Re: first job/international opportunities?

Subject: Re: first job/international opportunities?
From: Richard Guziewicz <rkg -at- WORLDNET -dot- FR>
Date: Fri, 25 Sep 1998 16:57:48 +0200

My experience is primarily in Germany and France, and I would like to
comment further on George Mena's post:
> -----Message d'origine-----
> De: George Mena [SMTP:George -dot- Mena -at- ESSTECH -dot- COM]
> Date: vendredi 25 septembre 1998 06:45
> Objet: Re: first job/international opportunities?
> 1) Your Mastery of the Country's Language: Your second-language
> skills
> need to be outstanding.

This is not ALWAYS the case, as there are many large international
firms in Europe where one of the standard working languages is English.
Job ads appearing in this very list sometimes state that no knowledge
of the local language is necessary. Nevertheless, your "quality of
life" both within and outside the workplace will most likely diminish
if you do not have reasonable fluency in at least one of your host
country's native languages.

For example, I just completed an on-line documentation project during
which I worked with a team of three tech writers, all from different
countries. One of the three, whose native language was German, only
spoke English moderately well, and had just a minimum commmand of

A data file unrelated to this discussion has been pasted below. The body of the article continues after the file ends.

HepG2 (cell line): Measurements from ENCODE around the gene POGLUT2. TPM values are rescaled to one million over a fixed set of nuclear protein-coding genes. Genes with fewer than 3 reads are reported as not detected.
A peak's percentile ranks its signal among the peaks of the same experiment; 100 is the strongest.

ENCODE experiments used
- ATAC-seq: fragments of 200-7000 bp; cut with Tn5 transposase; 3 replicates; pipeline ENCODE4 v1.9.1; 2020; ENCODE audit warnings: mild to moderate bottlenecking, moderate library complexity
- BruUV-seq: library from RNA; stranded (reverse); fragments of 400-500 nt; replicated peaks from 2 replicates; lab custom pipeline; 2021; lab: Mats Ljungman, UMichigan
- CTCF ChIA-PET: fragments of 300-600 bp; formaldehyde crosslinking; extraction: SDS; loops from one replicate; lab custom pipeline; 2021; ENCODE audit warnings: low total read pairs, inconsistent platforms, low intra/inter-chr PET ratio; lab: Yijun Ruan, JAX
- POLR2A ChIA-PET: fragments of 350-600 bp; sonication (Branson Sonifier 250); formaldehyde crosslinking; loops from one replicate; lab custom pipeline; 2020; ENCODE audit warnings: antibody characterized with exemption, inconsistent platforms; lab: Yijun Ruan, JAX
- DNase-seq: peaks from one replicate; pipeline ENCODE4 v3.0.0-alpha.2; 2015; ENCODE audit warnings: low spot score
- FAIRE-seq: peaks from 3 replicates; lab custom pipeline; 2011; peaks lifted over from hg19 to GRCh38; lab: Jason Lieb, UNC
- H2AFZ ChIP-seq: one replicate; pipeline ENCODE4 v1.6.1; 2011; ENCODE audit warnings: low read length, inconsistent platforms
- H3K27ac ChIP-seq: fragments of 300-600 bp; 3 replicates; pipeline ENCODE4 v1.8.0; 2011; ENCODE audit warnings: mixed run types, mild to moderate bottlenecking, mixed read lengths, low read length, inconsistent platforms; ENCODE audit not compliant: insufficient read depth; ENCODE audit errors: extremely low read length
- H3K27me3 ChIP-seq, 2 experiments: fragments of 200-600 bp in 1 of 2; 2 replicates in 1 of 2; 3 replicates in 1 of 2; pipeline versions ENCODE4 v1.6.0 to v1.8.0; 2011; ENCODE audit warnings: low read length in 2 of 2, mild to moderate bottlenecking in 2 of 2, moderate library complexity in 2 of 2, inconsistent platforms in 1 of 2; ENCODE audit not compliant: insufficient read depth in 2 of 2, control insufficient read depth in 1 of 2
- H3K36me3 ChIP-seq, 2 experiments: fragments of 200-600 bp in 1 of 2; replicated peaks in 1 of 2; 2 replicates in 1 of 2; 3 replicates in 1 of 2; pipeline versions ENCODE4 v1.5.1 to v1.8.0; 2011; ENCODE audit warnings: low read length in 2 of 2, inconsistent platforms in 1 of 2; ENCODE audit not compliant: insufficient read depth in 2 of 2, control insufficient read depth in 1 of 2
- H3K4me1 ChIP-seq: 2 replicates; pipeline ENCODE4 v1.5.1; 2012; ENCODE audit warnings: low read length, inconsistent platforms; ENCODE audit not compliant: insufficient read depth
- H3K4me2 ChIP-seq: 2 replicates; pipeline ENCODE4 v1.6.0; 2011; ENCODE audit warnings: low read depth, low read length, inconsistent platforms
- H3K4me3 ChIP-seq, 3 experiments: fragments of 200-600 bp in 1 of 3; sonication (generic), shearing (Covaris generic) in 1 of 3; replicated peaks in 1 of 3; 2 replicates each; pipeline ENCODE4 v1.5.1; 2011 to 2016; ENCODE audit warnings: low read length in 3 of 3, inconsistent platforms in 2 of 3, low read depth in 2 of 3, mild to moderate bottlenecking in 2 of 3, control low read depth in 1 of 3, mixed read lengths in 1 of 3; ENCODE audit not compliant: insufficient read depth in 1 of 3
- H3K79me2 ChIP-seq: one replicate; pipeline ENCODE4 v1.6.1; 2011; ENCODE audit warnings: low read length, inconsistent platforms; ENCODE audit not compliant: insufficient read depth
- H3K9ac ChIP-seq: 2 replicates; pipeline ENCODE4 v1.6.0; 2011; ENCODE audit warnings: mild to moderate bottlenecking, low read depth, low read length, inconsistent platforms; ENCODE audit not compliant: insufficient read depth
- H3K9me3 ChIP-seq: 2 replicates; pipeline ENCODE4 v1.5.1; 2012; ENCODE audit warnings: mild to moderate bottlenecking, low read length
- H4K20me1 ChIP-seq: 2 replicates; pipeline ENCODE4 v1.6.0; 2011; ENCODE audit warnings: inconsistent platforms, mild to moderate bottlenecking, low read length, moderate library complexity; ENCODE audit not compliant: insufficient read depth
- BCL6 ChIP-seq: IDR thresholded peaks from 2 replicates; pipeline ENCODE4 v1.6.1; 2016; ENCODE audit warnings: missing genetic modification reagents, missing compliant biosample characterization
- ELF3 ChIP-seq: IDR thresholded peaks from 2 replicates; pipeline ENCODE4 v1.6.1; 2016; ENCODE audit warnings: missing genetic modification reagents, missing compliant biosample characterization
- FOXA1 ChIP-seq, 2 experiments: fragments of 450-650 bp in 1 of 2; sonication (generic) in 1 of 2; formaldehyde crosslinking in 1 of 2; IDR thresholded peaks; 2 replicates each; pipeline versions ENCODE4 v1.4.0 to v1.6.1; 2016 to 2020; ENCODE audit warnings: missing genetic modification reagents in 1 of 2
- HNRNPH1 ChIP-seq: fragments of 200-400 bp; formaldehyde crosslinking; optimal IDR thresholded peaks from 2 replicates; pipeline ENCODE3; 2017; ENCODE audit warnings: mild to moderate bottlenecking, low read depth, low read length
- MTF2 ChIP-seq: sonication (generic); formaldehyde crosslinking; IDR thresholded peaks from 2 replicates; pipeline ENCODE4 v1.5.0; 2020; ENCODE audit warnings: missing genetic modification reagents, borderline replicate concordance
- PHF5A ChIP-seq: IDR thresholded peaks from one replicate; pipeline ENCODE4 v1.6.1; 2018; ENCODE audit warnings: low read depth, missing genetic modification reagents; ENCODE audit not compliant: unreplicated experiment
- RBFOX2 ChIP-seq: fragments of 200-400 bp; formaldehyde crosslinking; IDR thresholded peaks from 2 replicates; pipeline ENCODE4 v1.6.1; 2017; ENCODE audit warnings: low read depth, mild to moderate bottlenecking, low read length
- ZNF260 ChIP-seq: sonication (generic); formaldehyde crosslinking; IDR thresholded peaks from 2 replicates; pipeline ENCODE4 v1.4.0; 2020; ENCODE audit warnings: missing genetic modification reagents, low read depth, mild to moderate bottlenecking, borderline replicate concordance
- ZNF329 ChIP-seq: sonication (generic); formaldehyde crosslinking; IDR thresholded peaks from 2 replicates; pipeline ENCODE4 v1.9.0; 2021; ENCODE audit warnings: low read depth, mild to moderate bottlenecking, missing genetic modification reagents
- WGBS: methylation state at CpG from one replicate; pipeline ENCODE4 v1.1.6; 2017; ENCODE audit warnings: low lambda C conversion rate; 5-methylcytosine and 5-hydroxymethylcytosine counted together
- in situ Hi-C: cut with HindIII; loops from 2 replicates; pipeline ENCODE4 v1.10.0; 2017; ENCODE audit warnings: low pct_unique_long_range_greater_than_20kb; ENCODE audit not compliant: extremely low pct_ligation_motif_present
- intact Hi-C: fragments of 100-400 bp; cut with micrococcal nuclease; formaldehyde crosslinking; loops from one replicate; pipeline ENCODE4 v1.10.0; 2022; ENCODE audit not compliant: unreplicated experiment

French. While all of us could converse with him casually in German,
this wasn't sufficient as our working language was French and our
drafting language was English: only some of our source material was
written in German. Although we managed to work well at the outset, when
things got tight (deadlines, last-minute design changes, production
problems, and so on), this person found himself "on the sidelines",
because, to put it bruntly, talking to him took too much time. He was
uncomfortable, we were uncomfortable, and he became an "invisible man"
to management. He eventually opted out of the project.

> Not only do you need to know enough of the
> local language just to satisfy citizenship requirements and make your
> way peacefully in-country (ANY country), but you also need to know
> the
> local language equivalent of technical terms you know in your own
> language.

This is generally true, but can also be acquired on the spot,
sometimes, if you are quick learner. It really depends on the nature of
the work.

> Further, if you're being hired on by an outfit that knows
> you've never been deeply immersed in their technology before (but
> they're taking a chance on you anyway), your learning curve is going
> to
> be extremely steep, as in a 90? vertical climb.

This is true. Add culture shock to that. See also below.
> 2) The Wait: Applying for work overseas means months of waiting.
> Between the international red tape and the background check into your
> personal life, the normal selection process and the overseas
> telephone
> interviewing process, you're looking at a minimum of eight months;
> longer if the country you're interested in has some severe
> immigration
> policies in place.

This is a major hassle in many countries. The paperwork takes time, and